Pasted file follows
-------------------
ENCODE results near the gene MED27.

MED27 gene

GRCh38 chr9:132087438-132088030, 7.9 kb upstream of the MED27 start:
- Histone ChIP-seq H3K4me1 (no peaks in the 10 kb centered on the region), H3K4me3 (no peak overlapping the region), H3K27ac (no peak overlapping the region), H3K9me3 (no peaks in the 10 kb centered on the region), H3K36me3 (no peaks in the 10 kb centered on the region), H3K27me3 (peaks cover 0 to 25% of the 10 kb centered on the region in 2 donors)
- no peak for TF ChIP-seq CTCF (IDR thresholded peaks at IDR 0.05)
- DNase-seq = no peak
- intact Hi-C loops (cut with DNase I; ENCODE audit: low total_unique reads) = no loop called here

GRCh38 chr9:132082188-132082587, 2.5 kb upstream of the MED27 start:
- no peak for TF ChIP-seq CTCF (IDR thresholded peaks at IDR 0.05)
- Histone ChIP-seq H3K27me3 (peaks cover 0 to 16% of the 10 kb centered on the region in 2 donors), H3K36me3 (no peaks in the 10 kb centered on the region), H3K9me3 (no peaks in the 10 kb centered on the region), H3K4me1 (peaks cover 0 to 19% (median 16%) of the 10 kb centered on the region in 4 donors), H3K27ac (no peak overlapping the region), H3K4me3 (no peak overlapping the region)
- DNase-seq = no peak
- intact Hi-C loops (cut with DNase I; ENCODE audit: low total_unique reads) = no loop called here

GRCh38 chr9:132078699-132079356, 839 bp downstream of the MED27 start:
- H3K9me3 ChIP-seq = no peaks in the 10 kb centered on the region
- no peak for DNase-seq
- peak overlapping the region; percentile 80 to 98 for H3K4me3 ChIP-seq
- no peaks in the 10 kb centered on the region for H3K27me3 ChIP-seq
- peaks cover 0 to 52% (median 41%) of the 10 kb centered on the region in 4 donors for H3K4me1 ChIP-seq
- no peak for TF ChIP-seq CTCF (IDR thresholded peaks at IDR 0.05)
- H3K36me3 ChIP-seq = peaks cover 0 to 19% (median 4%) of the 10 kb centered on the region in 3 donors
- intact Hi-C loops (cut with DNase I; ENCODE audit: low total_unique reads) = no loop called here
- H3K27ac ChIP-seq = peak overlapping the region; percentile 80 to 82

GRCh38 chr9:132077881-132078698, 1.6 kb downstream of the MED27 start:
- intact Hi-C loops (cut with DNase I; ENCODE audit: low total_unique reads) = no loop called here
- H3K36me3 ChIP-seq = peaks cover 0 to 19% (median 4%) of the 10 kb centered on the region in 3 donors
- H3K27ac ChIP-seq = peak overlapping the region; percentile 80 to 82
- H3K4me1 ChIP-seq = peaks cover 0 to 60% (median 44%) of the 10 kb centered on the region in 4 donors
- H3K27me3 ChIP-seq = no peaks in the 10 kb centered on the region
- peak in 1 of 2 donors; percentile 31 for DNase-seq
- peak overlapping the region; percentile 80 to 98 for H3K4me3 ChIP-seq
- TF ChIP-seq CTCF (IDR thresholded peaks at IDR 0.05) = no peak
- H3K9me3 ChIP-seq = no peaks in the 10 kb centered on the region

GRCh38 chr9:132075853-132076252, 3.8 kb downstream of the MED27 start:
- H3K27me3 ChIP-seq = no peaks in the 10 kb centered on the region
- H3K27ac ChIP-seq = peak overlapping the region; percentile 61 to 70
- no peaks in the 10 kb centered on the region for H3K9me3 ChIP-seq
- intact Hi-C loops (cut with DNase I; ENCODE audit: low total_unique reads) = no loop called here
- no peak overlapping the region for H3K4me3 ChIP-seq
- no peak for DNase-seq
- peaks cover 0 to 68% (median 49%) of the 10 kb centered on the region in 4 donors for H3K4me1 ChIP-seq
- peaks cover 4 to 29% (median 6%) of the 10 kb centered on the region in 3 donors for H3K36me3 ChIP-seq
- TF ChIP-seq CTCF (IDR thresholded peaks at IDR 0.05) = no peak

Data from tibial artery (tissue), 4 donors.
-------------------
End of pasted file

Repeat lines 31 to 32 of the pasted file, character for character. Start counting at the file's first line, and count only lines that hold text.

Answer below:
- TF ChIP-seq CTCF (IDR thresholded peaks at IDR 0.05) = no peak
- H3K9me3 ChIP-seq = no peaks in the 10 kb centered on the region